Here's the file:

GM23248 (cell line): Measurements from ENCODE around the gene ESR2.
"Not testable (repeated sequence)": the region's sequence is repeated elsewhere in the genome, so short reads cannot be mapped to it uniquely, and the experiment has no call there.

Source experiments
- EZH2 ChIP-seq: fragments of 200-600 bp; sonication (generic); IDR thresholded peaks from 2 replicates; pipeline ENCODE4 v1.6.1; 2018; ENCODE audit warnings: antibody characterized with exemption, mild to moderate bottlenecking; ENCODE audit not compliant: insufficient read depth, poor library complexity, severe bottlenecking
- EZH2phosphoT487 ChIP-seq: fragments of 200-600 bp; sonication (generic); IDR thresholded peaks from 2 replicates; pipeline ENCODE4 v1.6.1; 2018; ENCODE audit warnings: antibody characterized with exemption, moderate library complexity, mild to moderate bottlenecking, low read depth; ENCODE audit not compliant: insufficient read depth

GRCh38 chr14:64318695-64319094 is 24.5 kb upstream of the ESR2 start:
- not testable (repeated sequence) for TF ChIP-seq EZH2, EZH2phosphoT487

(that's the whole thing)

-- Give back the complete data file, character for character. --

GM23248 (cell line): Measurements from ENCODE around the gene ESR2.
"Not testable (repeated sequence)": the region's sequence is repeated elsewhere in the genome, so short reads cannot be mapped to it uniquely, and the experiment has no call there.

Source experiments
- EZH2 ChIP-seq: fragments of 200-600 bp; sonication (generic); IDR thresholded peaks from 2 replicates; pipeline ENCODE4 v1.6.1; 2018; ENCODE audit warnings: antibody characterized with exemption, mild to moderate bottlenecking; ENCODE audit not compliant: insufficient read depth, poor library complexity, severe bottlenecking
- EZH2phosphoT487 ChIP-seq: fragments of 200-600 bp; sonication (generic); IDR thresholded peaks from 2 replicates; pipeline ENCODE4 v1.6.1; 2018; ENCODE audit warnings: antibody characterized with exemption, moderate library complexity, mild to moderate bottlenecking, low read depth; ENCODE audit not compliant: insufficient read depth

GRCh38 chr14:64318695-64319094 is 24.5 kb upstream of the ESR2 start:
- not testable (repeated sequence) for TF ChIP-seq EZH2, EZH2phosphoT487